Having previously mapped our descriptors using our wine wheels, we have already somewhat standardized the wine terms in our corpus.
This was done to eliminate unnecessary semantic nuance (e.
consolidate ‘wet stone’, ‘wet slate’ and ‘wet cement’ to ‘wet rock’), hopefully enhancing the quality of our Word2Vec model.
Our trained Word2Vec model consists of a 300-dimensional embedding for every term in our corpus.
However, we can recall from the previous step in this analysis that we only really care about the terms that are relevant descriptors of a wine’s sensory experience.
For our Pinot Noir, these were:dry, flower, sagebrush, elegant, tarragon, pepper, tangy, cranberry, light_bodiedIn the adjacent image, we can see the word embedding for each of these mapped descriptors.
Step 5: Weight each word embedding in the wine review with a TF-IDF weighting, and sum the word embeddings togetherNow that we have a word embedding for each mapped descriptor, we need to think about how we can combine these into a single vector.
Looking at our Pinot Noir example, ‘dry’ is a fairly common descriptor across all wine reviews.
We want to weight that less than a rarer, more distinctive descriptor such as ‘sagebrush’.
In addition, we want to take into consideration the total number of descriptors per review.
If there are 20 descriptors in one review and five in another, each individual descriptor in the former review probably contributes less to the overall profile of the wine than in the latter.
Term Frequency-Inverse Document Frequency (TF-IDF) takes both of these factors into consideration.
TF-IDF looks at how many mapped descriptors are contained within a single review (TF), as well as at how often each mapped descriptor appears in the 180,000 wine reviews (IDF).
Multiplying each mapped descriptor vector by its TF-IDF weighting gives us our set of weighted mapped descriptor vectors.
We can then sum these to obtain a single wine embedding for each wine review.
For our Pinot Noir, this looks something like:Building a Wine RecommenderNow that we have our wine embeddings, it’s time to have some fun.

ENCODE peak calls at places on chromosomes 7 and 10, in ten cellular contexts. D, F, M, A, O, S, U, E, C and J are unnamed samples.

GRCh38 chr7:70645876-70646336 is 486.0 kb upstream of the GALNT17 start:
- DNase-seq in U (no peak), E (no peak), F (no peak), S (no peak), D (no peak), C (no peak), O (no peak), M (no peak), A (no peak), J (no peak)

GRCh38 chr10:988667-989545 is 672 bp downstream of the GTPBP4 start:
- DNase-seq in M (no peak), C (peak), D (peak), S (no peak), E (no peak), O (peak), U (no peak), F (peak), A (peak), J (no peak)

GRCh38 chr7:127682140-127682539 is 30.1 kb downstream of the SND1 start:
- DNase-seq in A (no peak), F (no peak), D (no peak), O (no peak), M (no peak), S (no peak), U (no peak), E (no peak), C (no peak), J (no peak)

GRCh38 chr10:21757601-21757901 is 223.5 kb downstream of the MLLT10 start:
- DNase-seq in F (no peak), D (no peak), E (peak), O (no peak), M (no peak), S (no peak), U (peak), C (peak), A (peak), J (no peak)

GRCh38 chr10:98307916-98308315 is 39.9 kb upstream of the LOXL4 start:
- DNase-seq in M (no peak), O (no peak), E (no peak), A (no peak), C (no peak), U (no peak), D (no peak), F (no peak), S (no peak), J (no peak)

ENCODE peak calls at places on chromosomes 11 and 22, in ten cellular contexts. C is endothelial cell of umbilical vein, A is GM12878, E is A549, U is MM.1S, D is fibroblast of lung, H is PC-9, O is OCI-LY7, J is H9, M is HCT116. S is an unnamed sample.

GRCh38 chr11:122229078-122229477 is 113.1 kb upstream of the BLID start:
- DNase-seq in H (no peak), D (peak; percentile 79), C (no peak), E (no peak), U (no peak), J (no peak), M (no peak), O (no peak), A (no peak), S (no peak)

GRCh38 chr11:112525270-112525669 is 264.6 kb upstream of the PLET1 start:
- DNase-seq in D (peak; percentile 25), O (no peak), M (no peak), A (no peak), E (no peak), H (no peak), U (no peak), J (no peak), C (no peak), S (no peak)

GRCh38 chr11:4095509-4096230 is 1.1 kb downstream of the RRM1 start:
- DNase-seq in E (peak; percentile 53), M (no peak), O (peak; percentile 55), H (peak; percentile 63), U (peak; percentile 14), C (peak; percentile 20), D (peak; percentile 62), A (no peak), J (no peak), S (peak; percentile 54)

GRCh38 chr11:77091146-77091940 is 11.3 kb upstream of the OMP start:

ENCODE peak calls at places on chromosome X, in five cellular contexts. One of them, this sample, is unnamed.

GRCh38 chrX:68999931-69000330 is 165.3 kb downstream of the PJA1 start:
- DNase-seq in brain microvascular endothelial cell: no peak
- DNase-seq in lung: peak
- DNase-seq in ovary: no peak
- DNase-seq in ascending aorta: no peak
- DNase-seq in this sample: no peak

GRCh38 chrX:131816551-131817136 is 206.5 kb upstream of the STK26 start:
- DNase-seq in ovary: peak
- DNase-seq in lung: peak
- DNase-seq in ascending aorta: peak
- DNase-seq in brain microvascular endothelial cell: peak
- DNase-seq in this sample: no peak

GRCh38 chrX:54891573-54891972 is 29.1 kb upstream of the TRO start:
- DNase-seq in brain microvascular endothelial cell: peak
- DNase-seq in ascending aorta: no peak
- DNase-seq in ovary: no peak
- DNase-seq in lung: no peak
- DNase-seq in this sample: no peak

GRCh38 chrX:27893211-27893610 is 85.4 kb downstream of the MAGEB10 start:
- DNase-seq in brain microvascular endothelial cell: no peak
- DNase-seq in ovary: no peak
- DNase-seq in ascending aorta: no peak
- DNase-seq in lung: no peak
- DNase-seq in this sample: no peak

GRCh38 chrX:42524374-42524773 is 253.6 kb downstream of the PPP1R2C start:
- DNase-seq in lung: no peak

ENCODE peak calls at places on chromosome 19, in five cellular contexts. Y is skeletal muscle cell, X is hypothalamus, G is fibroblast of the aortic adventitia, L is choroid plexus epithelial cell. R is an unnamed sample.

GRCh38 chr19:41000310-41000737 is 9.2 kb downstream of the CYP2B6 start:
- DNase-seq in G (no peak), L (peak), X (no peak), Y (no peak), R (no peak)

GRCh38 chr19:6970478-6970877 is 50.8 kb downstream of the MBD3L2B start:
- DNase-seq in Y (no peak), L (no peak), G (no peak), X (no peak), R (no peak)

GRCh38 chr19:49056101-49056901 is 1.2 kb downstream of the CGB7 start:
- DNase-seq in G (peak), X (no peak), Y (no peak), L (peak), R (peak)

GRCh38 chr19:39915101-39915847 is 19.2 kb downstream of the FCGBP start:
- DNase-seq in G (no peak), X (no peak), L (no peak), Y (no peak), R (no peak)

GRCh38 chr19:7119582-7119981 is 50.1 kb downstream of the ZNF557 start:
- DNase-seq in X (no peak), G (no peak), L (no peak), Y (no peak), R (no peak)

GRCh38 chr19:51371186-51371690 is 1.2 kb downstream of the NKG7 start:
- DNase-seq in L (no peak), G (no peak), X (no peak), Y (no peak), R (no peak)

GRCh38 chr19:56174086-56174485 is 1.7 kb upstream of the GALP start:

One of the things we can do is produce a wine recommender system.
We can do this by using a nearest neighbors model, which calculates the cosine distance between various wine review vectors.
The wine embeddings that lie closest to one another are returned as suggestions.
Let’s take a look at what we get as suggestions when we insert our Point & Line Pinot Noir from earlier.
Which of the 180,000 possible wines in our dataset are returned as suggestions?Wine to match: Point & Line 2016 John Sebastiano Vineyard Reserve Pinot Noir (Sta.
Rita Hills)Descriptors: [dry, flower, sagebrush, elegant, tarragon, pepper, tangy, cranberry, light_bodied]________________________________________________________________Suggestion 1: Chanin 2014 Bien Nacido Vineyard Pinot Noir (Santa Maria Valley)Descriptors: [hibiscus, light_bodied, cranberry, dry, rose, white_pepper, light_bodied, pepper, underripe, raspberry, fresh, thyme, oregano, light_bodied, fresh]Suggestion 2: Hug 2016 Steiner Creek Pinot Noir (San Luis Obispo County)Descriptors: [fresh, raspberry, thyme, pepper, rosemary, sagebrush, dry, sage, mint, forest_floor, light_bodied, cranberry_pomegranate, tangy]Suggestion 3: Comartin 2014 Pinot Noir (Santa Cruz Mountains)Descriptors: [vibrant, tangy, cranberry, hibiscus, strawberry, pepper, brown_spice, pepper, spice, bay_leaf, thyme, herb, underripe, raspberry, cranberry, fruit]The top three wines returned are all Pinot Noirs from California.
Looking at the descriptors for these wines, we can see that they are indeed very similar to our original wine.
Cranberry features in every one of the suggestions.
Because of the way the wine embeddings have been constructed, the semantic similarity of non-identical terms is also taken into consideration.